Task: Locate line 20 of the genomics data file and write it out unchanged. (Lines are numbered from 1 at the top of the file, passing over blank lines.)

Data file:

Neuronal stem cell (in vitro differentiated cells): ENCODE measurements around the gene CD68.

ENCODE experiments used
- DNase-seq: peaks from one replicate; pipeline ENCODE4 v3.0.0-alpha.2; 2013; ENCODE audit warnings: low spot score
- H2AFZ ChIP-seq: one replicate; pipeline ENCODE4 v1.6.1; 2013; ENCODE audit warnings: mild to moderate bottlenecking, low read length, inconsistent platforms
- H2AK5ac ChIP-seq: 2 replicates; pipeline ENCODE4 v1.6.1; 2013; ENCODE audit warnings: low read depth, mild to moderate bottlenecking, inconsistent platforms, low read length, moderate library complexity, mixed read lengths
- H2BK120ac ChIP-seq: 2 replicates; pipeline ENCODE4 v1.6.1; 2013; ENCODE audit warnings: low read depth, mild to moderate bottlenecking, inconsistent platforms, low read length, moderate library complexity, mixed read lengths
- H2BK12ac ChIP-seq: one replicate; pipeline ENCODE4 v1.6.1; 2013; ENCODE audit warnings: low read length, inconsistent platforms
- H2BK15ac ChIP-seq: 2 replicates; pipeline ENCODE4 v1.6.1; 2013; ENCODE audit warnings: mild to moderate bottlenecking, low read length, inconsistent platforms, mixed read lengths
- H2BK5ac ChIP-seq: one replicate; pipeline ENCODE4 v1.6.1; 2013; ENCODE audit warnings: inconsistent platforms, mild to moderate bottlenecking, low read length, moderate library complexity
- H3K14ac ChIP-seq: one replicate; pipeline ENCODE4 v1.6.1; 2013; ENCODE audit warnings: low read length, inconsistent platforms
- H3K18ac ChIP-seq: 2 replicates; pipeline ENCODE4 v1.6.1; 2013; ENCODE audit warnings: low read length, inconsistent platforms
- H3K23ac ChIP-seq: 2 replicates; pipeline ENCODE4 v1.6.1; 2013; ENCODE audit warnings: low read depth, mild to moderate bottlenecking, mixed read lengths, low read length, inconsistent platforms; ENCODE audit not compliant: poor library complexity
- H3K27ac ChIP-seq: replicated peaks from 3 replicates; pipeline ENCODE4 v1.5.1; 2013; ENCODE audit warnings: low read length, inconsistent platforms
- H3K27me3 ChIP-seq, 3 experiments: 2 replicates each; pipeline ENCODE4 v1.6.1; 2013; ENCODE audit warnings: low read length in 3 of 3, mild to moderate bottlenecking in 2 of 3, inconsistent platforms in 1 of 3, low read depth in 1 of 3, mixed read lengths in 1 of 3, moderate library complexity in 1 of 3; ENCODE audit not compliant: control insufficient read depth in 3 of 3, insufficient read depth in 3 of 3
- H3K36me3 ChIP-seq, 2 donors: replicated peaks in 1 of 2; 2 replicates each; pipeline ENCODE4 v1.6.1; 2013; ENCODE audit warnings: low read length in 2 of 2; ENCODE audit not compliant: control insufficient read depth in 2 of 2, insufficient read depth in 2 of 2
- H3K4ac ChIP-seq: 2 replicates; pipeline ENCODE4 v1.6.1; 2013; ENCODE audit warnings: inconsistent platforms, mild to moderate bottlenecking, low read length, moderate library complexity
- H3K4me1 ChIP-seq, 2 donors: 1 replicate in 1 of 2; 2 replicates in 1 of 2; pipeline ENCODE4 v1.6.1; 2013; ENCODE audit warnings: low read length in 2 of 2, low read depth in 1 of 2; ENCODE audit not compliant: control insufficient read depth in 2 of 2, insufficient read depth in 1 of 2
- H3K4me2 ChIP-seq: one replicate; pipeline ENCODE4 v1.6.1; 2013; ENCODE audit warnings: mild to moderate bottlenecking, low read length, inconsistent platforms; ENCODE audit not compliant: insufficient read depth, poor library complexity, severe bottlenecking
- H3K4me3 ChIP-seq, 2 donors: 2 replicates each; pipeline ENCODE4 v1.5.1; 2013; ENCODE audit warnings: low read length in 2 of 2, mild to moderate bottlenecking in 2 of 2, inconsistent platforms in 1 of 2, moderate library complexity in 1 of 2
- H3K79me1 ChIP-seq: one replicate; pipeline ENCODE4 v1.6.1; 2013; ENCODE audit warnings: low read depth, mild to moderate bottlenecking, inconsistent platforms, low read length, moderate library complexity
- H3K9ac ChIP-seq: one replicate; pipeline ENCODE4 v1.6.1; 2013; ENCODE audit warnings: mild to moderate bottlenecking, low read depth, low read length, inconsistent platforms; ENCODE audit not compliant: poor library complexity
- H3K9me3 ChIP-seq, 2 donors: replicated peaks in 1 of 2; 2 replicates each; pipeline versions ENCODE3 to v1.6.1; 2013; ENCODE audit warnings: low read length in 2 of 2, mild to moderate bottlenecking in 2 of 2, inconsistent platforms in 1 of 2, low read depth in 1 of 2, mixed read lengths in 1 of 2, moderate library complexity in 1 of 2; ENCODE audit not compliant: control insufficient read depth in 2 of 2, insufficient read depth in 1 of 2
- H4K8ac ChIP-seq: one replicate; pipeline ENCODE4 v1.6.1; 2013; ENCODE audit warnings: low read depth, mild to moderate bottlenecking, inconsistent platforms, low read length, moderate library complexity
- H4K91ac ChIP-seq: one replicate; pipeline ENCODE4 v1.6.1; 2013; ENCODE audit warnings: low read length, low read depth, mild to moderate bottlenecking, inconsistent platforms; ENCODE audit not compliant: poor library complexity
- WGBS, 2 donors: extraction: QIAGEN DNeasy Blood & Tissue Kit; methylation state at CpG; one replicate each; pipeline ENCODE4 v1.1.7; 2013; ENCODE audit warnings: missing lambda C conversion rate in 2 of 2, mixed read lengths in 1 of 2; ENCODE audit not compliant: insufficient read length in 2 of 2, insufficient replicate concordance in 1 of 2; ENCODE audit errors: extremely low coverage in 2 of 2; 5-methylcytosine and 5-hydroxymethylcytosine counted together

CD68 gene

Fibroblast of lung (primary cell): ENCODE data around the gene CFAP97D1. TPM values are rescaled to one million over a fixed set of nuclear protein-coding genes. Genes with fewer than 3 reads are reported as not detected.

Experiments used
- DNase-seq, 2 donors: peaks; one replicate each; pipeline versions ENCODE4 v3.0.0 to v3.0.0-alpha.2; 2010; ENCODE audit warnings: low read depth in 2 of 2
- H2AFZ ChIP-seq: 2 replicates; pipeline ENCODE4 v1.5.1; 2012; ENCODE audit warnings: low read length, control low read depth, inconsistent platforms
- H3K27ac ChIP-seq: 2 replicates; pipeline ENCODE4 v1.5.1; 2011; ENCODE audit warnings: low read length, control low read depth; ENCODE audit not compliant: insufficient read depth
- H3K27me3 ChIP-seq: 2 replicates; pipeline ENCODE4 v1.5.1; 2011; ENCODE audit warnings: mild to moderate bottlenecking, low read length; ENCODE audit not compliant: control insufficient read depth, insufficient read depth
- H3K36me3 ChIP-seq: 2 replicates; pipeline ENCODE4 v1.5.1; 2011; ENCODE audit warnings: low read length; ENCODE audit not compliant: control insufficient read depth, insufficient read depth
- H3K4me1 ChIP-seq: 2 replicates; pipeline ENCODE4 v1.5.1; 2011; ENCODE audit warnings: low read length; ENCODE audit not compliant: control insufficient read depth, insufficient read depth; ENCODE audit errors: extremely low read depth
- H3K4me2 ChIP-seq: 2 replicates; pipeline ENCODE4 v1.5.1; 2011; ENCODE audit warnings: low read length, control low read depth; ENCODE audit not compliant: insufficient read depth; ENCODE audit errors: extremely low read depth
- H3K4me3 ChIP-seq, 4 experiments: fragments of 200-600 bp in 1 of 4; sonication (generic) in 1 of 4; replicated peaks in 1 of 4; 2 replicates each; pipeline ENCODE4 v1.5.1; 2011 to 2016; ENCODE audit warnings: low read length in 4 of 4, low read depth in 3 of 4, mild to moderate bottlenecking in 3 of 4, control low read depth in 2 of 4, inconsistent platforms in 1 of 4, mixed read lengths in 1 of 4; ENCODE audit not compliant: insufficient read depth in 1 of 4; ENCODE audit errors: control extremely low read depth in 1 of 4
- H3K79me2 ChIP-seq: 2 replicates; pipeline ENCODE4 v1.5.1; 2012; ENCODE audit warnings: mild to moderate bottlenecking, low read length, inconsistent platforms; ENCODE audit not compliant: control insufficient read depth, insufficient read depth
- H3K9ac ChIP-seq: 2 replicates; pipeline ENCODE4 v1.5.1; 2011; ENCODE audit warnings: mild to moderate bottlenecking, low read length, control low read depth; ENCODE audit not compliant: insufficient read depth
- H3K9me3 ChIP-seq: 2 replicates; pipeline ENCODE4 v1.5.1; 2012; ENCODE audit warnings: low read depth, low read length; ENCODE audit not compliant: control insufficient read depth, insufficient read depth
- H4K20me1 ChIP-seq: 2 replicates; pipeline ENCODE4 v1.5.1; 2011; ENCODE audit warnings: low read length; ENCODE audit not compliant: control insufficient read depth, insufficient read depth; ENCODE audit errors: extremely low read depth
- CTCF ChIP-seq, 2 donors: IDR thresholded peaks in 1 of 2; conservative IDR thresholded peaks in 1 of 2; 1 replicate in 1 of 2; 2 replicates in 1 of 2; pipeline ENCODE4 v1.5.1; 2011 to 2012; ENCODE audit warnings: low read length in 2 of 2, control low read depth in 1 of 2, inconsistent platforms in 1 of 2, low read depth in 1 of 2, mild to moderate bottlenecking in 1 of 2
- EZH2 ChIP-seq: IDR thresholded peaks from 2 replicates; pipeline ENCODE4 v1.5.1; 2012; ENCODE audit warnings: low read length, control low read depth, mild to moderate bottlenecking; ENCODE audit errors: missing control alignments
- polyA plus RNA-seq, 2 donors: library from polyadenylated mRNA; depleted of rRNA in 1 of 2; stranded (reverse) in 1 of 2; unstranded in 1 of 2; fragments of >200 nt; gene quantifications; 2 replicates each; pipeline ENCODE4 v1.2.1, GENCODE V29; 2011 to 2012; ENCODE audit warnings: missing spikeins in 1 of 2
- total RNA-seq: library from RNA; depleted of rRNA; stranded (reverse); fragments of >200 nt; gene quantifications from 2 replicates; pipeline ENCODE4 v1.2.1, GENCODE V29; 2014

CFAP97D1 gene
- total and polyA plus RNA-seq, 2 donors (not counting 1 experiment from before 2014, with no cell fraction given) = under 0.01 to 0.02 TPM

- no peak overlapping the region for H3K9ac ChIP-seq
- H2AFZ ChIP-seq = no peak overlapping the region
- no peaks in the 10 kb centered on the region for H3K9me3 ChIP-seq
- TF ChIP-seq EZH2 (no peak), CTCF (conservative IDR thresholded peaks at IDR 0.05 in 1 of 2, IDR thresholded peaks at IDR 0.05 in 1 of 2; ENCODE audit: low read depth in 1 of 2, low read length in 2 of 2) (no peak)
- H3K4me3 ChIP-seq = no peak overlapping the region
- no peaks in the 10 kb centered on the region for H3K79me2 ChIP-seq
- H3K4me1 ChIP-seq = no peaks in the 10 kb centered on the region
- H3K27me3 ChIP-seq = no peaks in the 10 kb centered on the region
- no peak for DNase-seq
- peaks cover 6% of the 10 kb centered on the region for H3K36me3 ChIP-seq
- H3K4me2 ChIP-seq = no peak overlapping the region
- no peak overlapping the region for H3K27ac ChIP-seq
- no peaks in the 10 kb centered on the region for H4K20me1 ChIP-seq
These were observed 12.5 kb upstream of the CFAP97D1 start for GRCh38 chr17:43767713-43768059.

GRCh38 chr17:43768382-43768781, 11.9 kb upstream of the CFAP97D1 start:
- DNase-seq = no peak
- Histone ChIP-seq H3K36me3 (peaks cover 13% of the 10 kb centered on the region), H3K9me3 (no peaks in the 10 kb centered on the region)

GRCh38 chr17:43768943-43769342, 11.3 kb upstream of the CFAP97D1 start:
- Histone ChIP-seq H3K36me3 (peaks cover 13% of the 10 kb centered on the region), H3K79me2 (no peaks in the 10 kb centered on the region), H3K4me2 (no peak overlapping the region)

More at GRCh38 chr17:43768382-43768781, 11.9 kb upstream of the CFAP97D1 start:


- H3K79me1 ChIP-seq: one replicate; pipeline ENCODE4 v1.6.1; 2013; ENCODE audit warnings: low read depth, mild to moderate bottlenecking, inconsistent platforms, low read length, moderate library complexity